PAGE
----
• He may be best known for his marvelous movies about misfits, but Terry Zwigoff is also a renowned southern jazz and blues junkie. So it’s a real treat to hear the man gab about music rather than just film, as he did this past Saturday on Fool’s Paradise with Rex, a radio program on Jersey City’s legendary WFMU devoted to R&B, vintage rockabilly, soul, and more (“a three hour sonic excursion to nowhere,” the station’s website promises). Zwigoff called in for an hour-long chat with the host, and the two ended up having a melodious back-and-forth about the director’s 1985 documentary about the country-blues musician Howard Armstrong, Louie Bluie.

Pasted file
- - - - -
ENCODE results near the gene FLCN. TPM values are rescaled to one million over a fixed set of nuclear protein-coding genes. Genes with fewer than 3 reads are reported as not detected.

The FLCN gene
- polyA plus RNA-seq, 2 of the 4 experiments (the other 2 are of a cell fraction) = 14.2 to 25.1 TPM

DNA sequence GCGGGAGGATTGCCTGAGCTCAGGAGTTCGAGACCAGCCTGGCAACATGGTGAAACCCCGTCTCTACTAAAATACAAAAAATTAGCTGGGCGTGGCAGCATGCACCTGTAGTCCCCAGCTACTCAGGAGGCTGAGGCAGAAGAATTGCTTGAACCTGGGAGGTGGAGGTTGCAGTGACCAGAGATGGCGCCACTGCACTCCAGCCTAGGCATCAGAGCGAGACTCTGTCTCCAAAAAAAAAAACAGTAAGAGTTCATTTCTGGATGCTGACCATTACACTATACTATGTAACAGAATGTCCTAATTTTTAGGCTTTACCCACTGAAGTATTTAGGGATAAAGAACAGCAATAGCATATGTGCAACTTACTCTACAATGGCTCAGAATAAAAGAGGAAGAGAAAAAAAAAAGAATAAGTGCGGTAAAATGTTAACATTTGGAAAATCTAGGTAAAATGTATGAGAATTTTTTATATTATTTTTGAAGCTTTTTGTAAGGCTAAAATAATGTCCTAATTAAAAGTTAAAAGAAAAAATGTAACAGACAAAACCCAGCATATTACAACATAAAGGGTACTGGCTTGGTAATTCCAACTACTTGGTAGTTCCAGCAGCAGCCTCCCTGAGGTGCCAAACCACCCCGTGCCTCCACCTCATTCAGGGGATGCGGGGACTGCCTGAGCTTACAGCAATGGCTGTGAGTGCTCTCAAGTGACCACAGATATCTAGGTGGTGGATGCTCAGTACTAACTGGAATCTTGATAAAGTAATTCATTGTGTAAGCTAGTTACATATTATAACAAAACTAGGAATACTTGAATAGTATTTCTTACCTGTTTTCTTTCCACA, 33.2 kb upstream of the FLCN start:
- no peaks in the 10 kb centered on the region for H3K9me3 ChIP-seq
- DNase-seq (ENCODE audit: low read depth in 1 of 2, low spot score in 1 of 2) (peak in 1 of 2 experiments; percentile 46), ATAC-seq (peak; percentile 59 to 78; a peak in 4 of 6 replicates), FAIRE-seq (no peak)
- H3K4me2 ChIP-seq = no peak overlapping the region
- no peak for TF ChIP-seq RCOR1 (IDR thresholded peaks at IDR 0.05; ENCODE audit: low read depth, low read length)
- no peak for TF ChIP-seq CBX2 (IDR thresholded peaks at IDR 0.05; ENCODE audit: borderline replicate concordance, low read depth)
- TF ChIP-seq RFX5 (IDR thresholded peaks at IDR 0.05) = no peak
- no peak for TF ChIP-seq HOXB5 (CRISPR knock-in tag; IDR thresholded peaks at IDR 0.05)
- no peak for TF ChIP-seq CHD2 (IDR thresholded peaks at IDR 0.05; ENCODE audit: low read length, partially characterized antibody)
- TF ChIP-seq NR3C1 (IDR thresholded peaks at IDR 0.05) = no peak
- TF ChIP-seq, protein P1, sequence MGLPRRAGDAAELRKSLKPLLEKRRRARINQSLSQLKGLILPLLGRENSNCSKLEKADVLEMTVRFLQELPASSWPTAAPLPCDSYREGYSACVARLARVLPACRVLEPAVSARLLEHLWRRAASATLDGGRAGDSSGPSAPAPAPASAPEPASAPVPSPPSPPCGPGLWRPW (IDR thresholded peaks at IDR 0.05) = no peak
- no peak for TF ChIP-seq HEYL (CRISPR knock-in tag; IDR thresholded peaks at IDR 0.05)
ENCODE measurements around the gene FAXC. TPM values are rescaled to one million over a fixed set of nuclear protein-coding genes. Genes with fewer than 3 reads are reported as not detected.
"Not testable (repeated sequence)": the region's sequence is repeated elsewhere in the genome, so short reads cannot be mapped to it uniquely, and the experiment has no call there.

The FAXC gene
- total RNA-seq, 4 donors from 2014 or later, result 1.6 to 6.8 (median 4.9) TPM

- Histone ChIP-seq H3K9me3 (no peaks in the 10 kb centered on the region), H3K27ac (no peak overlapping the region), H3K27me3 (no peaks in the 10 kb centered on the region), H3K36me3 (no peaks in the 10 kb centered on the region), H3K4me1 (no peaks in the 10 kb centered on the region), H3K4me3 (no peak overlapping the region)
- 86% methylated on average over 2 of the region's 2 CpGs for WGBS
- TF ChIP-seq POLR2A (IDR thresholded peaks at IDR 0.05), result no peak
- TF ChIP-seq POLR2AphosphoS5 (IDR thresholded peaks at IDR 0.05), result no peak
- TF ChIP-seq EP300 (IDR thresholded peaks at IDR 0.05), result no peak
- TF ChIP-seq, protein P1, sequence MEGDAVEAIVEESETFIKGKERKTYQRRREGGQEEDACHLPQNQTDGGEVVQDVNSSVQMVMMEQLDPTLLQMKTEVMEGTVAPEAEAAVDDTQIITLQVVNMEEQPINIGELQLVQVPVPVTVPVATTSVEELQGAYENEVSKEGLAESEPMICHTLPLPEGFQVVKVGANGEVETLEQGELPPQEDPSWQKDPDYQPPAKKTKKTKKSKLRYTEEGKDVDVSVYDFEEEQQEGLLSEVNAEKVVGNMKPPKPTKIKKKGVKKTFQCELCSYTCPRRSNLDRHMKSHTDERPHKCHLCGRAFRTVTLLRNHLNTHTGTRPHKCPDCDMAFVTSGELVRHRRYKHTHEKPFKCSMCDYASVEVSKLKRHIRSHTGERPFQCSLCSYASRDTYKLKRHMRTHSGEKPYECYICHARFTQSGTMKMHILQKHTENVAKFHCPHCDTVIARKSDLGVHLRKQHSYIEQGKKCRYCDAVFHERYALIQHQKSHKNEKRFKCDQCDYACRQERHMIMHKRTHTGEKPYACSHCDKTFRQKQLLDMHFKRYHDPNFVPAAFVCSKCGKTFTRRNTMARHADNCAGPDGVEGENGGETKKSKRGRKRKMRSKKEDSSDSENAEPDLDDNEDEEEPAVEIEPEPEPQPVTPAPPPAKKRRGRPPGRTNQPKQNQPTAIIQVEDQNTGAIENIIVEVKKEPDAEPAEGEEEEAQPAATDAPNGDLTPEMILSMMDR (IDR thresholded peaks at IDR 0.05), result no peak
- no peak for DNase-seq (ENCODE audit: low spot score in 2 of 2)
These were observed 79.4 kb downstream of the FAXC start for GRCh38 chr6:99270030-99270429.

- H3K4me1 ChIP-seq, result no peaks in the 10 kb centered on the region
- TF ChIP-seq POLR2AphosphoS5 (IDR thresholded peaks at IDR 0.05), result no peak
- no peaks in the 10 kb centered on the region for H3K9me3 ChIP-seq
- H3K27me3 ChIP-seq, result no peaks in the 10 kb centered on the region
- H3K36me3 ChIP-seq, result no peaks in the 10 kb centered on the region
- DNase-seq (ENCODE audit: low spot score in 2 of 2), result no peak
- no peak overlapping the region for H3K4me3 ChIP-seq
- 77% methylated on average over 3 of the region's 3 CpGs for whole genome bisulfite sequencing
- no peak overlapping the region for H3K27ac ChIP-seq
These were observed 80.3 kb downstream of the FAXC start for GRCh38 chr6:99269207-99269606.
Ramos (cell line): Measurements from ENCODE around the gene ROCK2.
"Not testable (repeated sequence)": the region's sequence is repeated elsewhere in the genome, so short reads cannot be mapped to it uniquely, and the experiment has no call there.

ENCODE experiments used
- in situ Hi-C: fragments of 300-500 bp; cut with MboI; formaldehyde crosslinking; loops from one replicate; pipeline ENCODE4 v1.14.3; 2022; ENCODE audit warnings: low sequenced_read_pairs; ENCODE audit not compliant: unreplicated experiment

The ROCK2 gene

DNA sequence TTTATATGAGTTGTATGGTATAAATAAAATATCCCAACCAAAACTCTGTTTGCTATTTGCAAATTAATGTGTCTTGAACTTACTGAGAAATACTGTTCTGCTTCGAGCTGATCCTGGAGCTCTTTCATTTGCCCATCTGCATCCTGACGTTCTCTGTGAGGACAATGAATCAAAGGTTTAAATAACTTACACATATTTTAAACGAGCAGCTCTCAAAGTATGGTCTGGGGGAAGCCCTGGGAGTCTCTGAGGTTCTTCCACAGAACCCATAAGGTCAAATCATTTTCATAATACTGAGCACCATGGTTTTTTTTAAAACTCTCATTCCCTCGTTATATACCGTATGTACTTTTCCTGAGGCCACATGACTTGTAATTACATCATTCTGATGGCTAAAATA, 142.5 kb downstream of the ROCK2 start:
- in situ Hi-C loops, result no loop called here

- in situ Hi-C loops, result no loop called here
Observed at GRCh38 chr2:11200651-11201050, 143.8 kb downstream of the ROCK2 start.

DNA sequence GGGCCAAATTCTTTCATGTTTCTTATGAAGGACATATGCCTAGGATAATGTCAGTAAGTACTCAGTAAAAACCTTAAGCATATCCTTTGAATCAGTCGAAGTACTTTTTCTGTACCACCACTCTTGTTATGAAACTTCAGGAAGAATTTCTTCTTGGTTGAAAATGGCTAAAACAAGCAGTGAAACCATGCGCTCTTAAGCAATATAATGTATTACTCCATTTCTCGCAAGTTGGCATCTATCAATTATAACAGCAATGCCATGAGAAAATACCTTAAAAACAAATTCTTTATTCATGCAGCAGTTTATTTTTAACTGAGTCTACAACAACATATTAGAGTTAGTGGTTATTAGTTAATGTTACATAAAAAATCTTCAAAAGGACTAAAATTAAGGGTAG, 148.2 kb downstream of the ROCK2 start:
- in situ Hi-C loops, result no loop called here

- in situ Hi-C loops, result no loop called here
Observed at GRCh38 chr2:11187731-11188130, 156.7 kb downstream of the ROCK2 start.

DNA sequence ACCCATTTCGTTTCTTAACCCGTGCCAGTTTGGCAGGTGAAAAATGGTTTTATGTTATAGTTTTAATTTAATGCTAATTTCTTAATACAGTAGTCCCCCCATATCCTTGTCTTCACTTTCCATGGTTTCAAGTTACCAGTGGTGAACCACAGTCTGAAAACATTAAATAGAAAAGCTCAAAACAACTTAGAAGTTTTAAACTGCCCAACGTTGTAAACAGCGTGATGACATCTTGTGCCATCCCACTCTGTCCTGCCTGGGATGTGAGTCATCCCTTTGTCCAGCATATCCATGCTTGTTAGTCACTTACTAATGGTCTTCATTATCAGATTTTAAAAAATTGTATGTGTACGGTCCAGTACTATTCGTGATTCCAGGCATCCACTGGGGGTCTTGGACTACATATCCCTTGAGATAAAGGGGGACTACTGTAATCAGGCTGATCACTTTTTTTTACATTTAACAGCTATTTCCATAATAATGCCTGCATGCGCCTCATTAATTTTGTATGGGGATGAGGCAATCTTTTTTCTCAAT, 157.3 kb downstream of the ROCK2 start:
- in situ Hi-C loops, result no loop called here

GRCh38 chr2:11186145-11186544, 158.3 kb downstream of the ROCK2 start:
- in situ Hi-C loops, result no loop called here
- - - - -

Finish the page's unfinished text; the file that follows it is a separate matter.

It was an entertainingly rarefied discussion (odds are, Zwigoff knows more about Irish fiddles and mandolins than you do), and it touched on everything from the unwillingness of many other documentarians of the blues to show the raunch so intrinsic to many musicians’ lives and art (see Armstrong’s unforgettable hand-drawn book The ABC’s of Pornography—when Zwigoff did, he says, his jaw dropped) to the myopic if trendy view that great southern blues can come only from the Mississippi Delta. There’s even a hint about an Easter egg on the recent Criterion DVD edition of Louie Bluie, which Rex calls “the greatest DVD extra I’ve ever heard.” The whole program is here; there’s about an hour of music first, from Bo Diddley to the Tennessee Chocolate Drops, and to get you in the mood right before the interview starts, Armstrong and Ted Bogan’s wonderful “State Street Rag.”

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